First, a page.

The show was ready to go, audience members were arriving at the door, but less than an hour before the performance, the show was cancelled due to rising numbers of coronavirus cases.
A few hours earlier, Boris Johnson had recommended avoiding theatres and pubs, without enforcing their closure. The show did not go on.
“It was really upsetting,” Bilston actor Simeon Beckett said. “We thought it would be 12 weeks max, and over a year later, we’ve only just got back.”
“It was really heavy during those times and obviously upsetting for everyone. But I kept myself busy and active while we were off and tried to keep my spirits up and hope that we would get back and now here we are.”
When the musical finally returned to the Alexandra 18 months later, people lined the streets of Birmingham to get back into the theatre.
Now the show is playing at Wolverhampton's Grand Theatre, which is particularly special for Beckett.
The 27-year-old actor who plays Levi in the show has always lived in Wolverhampton, and has been cycling to the theatre because it’s so close to his mother’s house.
The performer said: “I’ve never performed at the Grand which is crazy because it’s my hometown. It’s more nerve-wracking because obviously I have more people watching me that I personally know, but at the same time it’s more comfortable because I’m on my home ground so I have more confidence.”
Growing up in Wolverhampton, Simeon was yet to discover his theatrical passions, and originally wanted to set out on a different path entirely.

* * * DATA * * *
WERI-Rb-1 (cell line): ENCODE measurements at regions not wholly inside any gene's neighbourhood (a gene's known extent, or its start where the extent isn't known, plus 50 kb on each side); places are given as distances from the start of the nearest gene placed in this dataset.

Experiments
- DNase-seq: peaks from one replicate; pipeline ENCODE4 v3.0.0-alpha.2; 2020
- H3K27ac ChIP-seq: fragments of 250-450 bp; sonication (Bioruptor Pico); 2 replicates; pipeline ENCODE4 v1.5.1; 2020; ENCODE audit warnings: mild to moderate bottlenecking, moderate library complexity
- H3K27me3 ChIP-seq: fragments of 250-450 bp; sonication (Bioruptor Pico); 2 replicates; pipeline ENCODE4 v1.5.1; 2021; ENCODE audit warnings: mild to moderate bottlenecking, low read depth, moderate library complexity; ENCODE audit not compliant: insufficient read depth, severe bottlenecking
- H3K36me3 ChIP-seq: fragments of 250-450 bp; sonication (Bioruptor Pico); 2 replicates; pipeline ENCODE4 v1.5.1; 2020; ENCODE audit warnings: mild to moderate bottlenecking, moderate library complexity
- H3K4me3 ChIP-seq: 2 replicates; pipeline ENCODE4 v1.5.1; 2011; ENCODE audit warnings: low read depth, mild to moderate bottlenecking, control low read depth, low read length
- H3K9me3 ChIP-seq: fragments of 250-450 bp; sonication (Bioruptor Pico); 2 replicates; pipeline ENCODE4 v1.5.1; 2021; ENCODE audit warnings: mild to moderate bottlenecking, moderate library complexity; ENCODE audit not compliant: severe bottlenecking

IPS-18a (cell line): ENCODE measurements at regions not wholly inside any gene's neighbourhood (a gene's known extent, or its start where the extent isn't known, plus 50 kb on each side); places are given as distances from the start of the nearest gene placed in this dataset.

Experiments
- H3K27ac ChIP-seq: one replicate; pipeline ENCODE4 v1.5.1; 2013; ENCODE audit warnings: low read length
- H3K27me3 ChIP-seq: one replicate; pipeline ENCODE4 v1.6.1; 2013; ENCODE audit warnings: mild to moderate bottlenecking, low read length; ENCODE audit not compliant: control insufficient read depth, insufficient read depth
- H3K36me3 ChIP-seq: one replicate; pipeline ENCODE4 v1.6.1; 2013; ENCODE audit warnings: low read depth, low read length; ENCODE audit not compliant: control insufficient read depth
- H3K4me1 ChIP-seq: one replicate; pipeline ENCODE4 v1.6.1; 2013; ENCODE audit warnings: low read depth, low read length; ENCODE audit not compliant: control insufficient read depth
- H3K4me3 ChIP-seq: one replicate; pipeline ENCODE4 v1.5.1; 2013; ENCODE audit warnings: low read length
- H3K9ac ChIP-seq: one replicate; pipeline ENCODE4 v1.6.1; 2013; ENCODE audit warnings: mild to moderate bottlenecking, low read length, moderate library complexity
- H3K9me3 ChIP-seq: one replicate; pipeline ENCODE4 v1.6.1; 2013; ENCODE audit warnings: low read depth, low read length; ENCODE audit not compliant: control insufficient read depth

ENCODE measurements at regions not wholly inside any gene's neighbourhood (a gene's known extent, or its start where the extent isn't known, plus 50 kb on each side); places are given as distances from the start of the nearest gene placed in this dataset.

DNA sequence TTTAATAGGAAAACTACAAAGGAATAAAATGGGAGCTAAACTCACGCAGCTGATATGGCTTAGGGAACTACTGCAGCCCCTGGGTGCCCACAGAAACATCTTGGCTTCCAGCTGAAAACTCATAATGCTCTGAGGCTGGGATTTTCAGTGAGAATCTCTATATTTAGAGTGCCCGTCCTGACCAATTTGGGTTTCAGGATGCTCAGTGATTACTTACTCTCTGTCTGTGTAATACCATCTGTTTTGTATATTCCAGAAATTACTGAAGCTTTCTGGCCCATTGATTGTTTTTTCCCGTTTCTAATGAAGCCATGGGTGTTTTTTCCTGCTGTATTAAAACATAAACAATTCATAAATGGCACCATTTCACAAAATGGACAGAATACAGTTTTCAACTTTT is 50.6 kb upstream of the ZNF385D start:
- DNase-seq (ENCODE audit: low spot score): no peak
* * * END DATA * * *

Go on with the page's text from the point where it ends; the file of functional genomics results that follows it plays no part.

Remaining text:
"I actually didn’t want to be a dancer originally, or a singer or actor. I really wanted to be a footballer. I played a lot of football when I was younger and it wasn’t until I was 18 when I started taking dance seriously, and then I went to a dance college when I was 19, so I was a bit of a late-starter."
Fittingly, Simeon’s character Levi is asked by the teacher in the show what he wants to be, with the responding gestures implying he wants to be a footballer, which his teacher is dismissive of. This is the essence of what Everybody’s Talking About Jamie is about.
The hit coming-of-age musical tells the story of Jamie New, a 16-year-old wannabe drag queen, who navigates the trials of hostile classmates, an absent father, and a teacher who insists Jamie abandons his dreams to pursue a realistic career.
It’s a show with a strong message, which is why it has partnered with the Diana Award’s Anti-Bullying programme, as well as making educational packs for teachers to encourage discussions around identity and self-esteem in the classroom.
And now this message is reaching even more people, with a feature film of the musical streaming online, including special cameos from cast members like Layton Williams, who plays Jamie in the touring production.
Simeon said: “There’s a lot of hype around the film and it’s done really well, which has done great wonders for the show.
“It’s put the word out and now more people want to see it.”
But the Wolverhampton actor hasn’t had time to watch the film yet, as he’s so busy with the show. Not only does he play Levi, but he also has the demanding role of dance captain.
As well as leading cast warm-ups, making notes as an observer for certain shows, and rehearsing the understudies, he has to cut the show when cast members are too ill to perform so the rest of the cast can still perform the show.
But the pressure is a privilege for Simeon, who is incredibly proud of the show.
He said: “I love the message that the show gives out – for people to be equal and accepted for who they are. It’s made me so proud to be a part of that message.”
Everybody’s Talking About Jamie is at the Wolverhampton Grand until October 9.